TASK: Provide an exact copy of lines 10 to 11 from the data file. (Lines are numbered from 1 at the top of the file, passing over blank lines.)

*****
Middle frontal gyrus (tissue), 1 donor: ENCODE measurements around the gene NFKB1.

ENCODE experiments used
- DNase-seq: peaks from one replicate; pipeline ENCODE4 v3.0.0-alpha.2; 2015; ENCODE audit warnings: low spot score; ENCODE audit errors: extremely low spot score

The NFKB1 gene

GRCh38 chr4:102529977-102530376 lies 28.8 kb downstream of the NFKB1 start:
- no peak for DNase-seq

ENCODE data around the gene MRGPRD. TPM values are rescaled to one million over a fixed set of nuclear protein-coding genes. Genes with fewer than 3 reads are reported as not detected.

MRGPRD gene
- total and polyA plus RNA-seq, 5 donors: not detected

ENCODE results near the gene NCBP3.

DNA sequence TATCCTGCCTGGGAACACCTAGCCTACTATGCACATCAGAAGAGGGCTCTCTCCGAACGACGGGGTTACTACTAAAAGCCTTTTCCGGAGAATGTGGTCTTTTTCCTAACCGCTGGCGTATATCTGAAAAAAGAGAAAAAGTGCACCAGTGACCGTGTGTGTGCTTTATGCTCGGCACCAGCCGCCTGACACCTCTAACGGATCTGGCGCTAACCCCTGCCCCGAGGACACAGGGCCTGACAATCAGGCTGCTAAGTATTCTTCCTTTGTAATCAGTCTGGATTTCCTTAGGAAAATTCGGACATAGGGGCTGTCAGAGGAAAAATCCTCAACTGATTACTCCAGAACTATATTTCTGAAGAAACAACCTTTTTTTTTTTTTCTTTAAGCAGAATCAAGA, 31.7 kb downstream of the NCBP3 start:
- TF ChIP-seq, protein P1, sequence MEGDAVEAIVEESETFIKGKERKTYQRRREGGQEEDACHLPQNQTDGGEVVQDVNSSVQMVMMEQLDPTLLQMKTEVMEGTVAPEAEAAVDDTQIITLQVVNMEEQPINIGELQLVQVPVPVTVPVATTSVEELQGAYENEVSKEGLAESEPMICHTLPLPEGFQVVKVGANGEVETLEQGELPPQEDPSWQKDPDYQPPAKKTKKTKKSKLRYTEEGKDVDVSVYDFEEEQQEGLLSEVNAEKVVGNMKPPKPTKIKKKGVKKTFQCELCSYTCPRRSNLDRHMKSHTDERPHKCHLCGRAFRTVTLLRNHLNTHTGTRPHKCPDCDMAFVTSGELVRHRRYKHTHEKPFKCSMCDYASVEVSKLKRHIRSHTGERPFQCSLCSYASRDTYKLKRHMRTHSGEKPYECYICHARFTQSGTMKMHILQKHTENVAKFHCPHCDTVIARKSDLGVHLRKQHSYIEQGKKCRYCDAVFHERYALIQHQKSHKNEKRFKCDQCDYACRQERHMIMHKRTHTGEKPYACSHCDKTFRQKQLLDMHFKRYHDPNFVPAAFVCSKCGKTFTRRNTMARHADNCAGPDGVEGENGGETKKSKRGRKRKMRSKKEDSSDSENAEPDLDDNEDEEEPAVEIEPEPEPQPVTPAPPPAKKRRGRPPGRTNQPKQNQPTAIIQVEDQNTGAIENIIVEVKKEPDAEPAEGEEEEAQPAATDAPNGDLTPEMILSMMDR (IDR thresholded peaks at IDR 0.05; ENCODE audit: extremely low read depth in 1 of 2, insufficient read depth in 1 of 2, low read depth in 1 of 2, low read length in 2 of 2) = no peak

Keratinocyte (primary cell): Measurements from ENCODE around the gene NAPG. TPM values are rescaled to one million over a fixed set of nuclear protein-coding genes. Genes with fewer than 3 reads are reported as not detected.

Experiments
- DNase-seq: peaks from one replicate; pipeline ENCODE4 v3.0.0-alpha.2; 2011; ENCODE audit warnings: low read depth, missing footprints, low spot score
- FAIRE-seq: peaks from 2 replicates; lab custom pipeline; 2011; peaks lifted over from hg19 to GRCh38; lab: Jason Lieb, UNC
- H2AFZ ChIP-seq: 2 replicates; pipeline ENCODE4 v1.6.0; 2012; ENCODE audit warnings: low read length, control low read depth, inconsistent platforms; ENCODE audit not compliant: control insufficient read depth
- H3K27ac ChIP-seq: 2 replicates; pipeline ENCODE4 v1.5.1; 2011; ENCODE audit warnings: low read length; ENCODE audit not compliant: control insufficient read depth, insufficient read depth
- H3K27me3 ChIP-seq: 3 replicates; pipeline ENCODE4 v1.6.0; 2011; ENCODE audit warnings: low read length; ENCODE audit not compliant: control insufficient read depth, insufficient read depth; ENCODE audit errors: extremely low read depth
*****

ENCODE results near the gene NCBP3.

DNA sequence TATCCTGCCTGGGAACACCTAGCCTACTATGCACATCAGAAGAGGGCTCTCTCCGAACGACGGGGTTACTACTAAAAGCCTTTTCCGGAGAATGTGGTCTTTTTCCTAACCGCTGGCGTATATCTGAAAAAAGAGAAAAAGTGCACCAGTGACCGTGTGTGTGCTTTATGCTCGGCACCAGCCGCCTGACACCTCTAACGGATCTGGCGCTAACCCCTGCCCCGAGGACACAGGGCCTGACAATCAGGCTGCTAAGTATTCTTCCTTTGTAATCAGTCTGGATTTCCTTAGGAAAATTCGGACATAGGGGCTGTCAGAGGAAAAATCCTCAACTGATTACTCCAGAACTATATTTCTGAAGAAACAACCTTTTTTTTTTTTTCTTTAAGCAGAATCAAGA, 31.7 kb downstream of the NCBP3 start: